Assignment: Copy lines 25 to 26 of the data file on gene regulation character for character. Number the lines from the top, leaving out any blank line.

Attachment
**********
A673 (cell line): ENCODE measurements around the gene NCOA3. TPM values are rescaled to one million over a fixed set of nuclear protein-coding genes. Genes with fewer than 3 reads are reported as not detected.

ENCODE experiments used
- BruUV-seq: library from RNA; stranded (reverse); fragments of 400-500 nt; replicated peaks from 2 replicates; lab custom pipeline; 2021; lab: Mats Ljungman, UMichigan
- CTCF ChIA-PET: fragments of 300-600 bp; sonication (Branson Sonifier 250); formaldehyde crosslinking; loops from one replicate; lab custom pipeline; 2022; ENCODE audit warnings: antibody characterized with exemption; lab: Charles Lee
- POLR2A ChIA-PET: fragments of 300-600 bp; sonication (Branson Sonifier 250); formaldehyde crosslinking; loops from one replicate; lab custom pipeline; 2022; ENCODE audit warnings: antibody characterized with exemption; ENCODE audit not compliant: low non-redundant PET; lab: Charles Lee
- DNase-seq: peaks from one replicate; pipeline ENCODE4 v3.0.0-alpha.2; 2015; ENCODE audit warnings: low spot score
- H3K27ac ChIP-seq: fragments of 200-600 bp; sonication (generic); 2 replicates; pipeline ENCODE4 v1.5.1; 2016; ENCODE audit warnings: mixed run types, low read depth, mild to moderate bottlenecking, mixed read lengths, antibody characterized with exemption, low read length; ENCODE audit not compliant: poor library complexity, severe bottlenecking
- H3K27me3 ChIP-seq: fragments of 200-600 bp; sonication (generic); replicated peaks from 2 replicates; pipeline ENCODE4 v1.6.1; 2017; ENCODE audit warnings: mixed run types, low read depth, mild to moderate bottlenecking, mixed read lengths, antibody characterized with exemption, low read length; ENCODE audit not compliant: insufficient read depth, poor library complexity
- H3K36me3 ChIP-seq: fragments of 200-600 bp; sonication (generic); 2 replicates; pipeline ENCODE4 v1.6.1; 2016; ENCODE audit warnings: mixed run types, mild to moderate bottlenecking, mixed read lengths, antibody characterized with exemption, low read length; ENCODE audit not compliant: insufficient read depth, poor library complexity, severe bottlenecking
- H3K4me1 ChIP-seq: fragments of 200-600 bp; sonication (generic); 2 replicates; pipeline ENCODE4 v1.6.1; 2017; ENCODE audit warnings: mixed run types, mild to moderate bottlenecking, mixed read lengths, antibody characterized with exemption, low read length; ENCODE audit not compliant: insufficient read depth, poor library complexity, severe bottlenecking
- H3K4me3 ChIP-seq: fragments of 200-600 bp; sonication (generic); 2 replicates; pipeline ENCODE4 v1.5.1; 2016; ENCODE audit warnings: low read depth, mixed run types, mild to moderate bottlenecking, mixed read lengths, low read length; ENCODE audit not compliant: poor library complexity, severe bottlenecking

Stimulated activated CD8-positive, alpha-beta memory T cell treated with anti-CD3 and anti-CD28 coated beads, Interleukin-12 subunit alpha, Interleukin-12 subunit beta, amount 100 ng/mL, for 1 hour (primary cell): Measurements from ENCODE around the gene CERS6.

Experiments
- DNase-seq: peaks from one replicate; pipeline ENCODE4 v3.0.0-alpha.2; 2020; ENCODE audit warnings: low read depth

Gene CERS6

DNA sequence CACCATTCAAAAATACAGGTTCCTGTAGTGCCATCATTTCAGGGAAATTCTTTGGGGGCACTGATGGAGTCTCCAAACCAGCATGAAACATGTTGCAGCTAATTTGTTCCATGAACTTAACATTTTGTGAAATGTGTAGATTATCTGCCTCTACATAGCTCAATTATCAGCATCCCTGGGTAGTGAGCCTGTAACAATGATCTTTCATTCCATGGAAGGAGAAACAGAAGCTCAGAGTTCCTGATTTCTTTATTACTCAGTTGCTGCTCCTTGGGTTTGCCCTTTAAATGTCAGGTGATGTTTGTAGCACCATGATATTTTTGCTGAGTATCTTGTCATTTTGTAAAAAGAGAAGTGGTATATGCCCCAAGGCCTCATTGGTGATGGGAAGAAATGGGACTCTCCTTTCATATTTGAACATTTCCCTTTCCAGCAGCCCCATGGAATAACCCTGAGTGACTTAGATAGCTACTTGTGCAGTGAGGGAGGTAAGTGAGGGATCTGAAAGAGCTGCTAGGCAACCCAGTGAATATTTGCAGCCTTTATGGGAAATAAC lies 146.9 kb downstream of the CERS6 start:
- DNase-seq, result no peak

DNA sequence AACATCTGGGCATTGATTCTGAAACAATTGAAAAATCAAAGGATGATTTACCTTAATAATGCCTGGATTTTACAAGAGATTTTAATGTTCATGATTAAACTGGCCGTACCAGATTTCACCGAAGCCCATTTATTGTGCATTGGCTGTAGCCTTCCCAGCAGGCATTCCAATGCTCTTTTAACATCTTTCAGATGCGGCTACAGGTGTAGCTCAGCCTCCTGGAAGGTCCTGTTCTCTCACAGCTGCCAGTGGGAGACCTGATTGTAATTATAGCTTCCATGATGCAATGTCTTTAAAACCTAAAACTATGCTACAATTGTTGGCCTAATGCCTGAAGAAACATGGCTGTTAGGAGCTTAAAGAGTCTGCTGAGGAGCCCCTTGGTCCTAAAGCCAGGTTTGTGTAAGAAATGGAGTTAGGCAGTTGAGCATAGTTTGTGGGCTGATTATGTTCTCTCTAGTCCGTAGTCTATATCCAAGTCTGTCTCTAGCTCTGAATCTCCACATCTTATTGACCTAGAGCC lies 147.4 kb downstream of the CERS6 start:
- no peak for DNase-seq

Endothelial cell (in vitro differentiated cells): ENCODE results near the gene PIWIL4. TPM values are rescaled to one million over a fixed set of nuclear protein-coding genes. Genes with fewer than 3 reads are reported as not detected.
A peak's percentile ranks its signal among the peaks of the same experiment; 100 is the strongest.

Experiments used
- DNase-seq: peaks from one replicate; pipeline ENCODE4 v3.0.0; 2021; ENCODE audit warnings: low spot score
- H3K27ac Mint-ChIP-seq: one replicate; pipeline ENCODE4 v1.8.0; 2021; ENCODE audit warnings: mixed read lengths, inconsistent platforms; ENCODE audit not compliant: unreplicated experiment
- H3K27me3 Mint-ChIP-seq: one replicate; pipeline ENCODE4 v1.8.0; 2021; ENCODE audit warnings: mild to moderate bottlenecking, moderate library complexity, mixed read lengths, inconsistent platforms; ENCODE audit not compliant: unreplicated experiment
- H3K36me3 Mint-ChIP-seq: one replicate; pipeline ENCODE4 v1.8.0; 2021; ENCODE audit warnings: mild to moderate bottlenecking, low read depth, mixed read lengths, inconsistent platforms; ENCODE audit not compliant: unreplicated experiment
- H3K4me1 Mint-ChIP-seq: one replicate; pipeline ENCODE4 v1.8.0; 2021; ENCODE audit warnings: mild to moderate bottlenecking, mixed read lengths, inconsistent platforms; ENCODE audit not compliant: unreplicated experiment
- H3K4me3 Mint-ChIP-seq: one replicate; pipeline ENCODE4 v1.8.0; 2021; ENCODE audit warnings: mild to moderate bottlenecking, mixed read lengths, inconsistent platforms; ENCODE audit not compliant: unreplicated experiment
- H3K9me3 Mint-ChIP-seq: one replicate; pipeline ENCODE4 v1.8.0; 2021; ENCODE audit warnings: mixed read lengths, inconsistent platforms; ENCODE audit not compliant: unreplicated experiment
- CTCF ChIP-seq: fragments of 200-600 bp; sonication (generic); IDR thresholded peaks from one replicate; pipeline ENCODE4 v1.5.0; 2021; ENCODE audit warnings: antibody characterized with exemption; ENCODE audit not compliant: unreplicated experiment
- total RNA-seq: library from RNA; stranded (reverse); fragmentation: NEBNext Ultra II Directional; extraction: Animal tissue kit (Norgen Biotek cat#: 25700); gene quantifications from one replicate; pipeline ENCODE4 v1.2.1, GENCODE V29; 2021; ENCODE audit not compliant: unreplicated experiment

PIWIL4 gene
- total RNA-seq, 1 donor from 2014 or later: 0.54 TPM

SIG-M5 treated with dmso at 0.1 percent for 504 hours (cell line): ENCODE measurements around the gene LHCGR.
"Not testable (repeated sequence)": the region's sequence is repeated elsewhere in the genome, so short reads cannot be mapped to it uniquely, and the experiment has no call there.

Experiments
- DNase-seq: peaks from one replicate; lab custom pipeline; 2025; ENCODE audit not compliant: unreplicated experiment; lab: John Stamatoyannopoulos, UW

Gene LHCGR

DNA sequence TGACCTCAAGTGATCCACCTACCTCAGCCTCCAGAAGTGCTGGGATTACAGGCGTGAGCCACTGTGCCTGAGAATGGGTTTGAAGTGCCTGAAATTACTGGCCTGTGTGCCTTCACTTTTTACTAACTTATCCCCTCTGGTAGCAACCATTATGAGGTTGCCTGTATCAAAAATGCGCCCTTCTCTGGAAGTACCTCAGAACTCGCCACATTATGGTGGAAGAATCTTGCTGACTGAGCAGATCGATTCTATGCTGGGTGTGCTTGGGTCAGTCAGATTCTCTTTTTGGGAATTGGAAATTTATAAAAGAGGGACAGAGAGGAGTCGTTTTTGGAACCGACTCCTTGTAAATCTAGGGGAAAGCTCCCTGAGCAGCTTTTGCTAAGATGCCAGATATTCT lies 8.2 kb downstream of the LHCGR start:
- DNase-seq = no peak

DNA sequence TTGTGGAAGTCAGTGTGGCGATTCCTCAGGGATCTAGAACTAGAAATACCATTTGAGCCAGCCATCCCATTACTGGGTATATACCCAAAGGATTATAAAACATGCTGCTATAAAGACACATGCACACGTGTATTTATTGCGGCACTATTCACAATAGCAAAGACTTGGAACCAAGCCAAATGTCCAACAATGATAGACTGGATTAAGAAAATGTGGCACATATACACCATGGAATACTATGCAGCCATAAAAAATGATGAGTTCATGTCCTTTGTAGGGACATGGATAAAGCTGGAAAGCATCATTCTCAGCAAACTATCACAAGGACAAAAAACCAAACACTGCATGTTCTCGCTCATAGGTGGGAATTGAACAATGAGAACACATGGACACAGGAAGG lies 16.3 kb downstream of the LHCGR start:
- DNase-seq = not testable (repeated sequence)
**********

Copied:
- H3K27me3 Mint-ChIP-seq: one replicate; pipeline ENCODE4 v1.8.0; 2021; ENCODE audit warnings: mild to moderate bottlenecking, moderate library complexity, mixed read lengths, inconsistent platforms; ENCODE audit not compliant: unreplicated experiment
- H3K36me3 Mint-ChIP-seq: one replicate; pipeline ENCODE4 v1.8.0; 2021; ENCODE audit warnings: mild to moderate bottlenecking, low read depth, mixed read lengths, inconsistent platforms; ENCODE audit not compliant: unreplicated experiment